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Publication numberUS5923775 A
Publication typeGrant
Application numberUS 08/822,722
Publication dateJul 13, 1999
Filing dateMar 24, 1997
Priority dateApr 4, 1996
Fee statusPaid
Publication number08822722, 822722, US 5923775 A, US 5923775A, US-A-5923775, US5923775 A, US5923775A
InventorsPatricia D Snyder, Thaddeus Francis Pawlicki, Roger Stephen Gaborski
Original AssigneeEastman Kodak Company
Export CitationBiBTeX, EndNote, RefMan
External Links: USPTO, USPTO Assignment, Espacenet
Apparatus and method for signal dependent noise estimation and reduction in digital images
US 5923775 A
Abstract
The present invention efficiently and quickly estimates signal (code value) dependant noise in an image and subsequently reduces that noise. The digital image is segmented both according to code value and into smooth vs. textured regions. Noise estimates taken from smooth regions are used to model noise as a function of code value. The predictions of the model are used to tone noise reduction in all areas of the image according to the appropriate code value.
Images(7)
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Claims(4)
We claim:
1. A method for noise estimation and reduction in digital images comprising the following steps:
providing a digital image having a range of code values and having signal dependent noise;
measuring signal dependent noise in said digital image (FIG. 1 Block 10), with a Noise Estimation System (20) which calculates a noise standard deviation estimate corresponding to each code value found in said digital image;
using said noise estimates (30) to configure a Noise Removal System (40);
processing said digital image (10) with the above configured Noise Removal System (40) in order to generate a Noise Reduced Version of said digital image (50).
2. A method to Estimate Signal Dependent Noise in Images (20) comprising the following steps:
providing a digital image having signal dependent noise;
processing said digital image (10,60) with a Gradient Estimation System (FIG. 2, Block 70), in order to generate a Gradient Image (130), and storing said Gradient Image in Memory (90);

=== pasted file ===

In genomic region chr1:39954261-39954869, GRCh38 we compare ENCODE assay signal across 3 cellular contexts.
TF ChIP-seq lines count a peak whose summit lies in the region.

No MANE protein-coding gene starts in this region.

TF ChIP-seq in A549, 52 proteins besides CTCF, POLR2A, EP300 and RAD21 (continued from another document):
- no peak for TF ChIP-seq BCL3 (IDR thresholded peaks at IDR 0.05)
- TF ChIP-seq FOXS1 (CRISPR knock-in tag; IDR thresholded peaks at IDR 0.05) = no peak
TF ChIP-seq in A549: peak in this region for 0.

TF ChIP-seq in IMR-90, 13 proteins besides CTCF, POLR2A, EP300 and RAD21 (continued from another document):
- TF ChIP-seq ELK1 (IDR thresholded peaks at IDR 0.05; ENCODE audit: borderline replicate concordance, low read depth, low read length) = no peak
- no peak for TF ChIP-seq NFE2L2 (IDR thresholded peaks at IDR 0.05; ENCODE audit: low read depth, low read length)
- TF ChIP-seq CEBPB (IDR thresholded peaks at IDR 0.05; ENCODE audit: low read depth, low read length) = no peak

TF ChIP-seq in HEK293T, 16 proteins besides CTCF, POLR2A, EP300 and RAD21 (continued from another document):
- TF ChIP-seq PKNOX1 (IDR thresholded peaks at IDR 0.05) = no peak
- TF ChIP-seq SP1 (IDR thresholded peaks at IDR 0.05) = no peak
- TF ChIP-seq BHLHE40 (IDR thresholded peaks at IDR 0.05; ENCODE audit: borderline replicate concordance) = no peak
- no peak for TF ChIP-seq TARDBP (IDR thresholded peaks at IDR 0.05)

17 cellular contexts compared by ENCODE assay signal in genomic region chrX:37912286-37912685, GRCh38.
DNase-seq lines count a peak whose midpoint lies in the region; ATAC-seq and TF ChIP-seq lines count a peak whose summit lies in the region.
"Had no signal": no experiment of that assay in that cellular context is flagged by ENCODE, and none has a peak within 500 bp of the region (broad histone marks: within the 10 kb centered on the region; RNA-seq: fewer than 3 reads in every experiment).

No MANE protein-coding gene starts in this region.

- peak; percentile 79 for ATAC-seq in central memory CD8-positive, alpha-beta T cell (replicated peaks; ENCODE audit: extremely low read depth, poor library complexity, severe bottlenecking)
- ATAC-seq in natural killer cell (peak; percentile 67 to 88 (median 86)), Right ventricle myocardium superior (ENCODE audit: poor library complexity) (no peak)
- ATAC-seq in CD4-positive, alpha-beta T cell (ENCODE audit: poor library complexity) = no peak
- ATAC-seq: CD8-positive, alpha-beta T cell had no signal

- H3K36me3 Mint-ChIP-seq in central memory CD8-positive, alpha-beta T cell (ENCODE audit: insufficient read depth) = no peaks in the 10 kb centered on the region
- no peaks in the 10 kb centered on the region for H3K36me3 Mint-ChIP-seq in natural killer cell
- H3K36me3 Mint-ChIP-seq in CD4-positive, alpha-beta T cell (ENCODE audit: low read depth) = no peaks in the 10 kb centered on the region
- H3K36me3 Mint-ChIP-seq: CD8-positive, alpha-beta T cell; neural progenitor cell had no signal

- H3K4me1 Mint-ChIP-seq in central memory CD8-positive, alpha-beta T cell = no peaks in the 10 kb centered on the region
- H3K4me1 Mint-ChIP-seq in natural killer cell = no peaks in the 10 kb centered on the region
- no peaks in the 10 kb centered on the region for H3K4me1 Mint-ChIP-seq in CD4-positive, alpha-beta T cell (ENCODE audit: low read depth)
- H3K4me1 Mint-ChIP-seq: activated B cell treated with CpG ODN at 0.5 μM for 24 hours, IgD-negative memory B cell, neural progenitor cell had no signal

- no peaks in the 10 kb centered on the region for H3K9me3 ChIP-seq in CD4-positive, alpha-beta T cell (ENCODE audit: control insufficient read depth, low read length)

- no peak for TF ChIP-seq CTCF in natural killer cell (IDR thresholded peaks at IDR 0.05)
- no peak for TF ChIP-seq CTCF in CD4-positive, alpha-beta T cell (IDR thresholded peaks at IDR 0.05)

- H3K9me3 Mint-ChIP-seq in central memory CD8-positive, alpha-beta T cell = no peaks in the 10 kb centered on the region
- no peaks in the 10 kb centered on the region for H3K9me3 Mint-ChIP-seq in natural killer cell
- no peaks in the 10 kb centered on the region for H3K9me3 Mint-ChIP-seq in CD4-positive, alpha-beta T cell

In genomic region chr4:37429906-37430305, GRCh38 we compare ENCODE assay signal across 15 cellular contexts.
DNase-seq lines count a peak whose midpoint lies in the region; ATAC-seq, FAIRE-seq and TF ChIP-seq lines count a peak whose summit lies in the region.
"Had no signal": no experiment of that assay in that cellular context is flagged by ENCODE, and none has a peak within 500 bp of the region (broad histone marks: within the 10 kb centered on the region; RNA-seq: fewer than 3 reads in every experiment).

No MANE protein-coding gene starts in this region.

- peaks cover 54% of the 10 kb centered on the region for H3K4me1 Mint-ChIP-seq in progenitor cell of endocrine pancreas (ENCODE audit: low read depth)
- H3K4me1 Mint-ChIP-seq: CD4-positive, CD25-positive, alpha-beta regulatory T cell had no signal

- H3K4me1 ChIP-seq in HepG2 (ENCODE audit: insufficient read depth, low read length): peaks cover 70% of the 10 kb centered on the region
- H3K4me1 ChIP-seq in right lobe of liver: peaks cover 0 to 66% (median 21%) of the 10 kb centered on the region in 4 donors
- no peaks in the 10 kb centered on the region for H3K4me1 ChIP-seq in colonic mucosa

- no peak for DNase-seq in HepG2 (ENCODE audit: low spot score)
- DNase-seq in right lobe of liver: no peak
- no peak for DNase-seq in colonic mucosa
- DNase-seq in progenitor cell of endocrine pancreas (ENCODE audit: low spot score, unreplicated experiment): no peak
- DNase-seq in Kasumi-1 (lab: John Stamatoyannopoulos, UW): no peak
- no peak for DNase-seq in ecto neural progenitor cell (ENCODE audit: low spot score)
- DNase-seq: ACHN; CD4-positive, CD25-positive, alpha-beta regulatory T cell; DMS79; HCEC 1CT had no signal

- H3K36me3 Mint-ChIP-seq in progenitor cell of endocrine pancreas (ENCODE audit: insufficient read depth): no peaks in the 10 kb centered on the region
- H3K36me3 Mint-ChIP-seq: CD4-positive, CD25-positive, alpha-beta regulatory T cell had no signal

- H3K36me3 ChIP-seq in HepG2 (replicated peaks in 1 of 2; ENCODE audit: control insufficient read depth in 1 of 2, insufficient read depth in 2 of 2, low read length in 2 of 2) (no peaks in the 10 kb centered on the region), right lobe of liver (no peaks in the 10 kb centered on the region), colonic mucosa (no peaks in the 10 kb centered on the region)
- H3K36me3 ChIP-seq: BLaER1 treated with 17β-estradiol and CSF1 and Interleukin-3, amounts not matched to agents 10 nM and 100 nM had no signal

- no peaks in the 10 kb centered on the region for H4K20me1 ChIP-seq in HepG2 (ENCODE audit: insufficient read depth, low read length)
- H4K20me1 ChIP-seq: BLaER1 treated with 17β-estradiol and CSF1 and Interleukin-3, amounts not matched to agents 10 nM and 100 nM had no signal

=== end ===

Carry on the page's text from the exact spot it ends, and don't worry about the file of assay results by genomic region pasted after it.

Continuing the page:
processing said Gradient Image (60) with a Threshold Segmentation System (80), in order to generate a plurality of Mask Images (100, 110, . . . , 120), each representing a specific range of pixel code values in said digital image (60), and storing said Mask Images in memory (90); processing said Gradient Image (130) with each of the plurality of Mask Images (100, 110, . . . , 120), in order to generate a plurality of Histograms (150, 160, . . . , 170), and storing said histograms in memory (90);
processing the plurality of said Histograms (150, 160, . . . , 170) through a Gradient Histogram Threshold Calculation System (180) in order to generate a plurality of scalar Thresholds (200, 210, . . . , 220) and storing said scalar Thresholds in memory (90); and
processing said digital image (60), the plurality of Mask Images, and the plurality of scalar Thresholds with a Noise Measurement System (190) in order to generate a plurality of Signal Dependent Noise Estimates (230, 240, . . . , 250), each Signal Dependent Noise Estimate corresponding to a specific band of code values in said digital image (60), and storing said Signal Dependent Noise Estimates in memory (90).
3. The method of claim 2 wherein processing with a Noise Measurement System step includes the following steps:
the Gradient Image, the plurality of Mask Images, and the plurality of Scalar Thresholds are processed together by a gradient segmentation system to produce a new set of Mask Images and Masks;
the digital image is processed by an image estimation system to produce an estimated image;
the digital image and the estimated image are processed together by an image difference system to produce a difference image including relevant pixels; and
for each member of the new set of Mask Images, the relevant pixels in the difference image are operated on by a statistics system to produce a plurality of noise estimates.
4. The method of claim 2 wherein said Gradient Histogram Threshold Calculation System includes the steps of:
each of said plurality of histograms is processed for robustness by a histogram smoothing system to produce a plurality of s smoothed histograms;
each of said histograms is processed by a peak detection system to produce a plurality of scalar peak locations;
each scalar peak location is processed by a peak adjustment system to produce said plurality of scalar thresholds.
Description
CROSS REFERENCE TO RELATED APPLICATION

Reference is made to and priority claimed from U.S. Provisional Application Ser. No. U.S. 60/014,863, filed Apr. 4, 1996, entitled APPARATUS AND METHOD FOR SIGNAL DEPENDENT NOISE ESTIMATION AND REDUCTION IN DIGITAL IMAGES.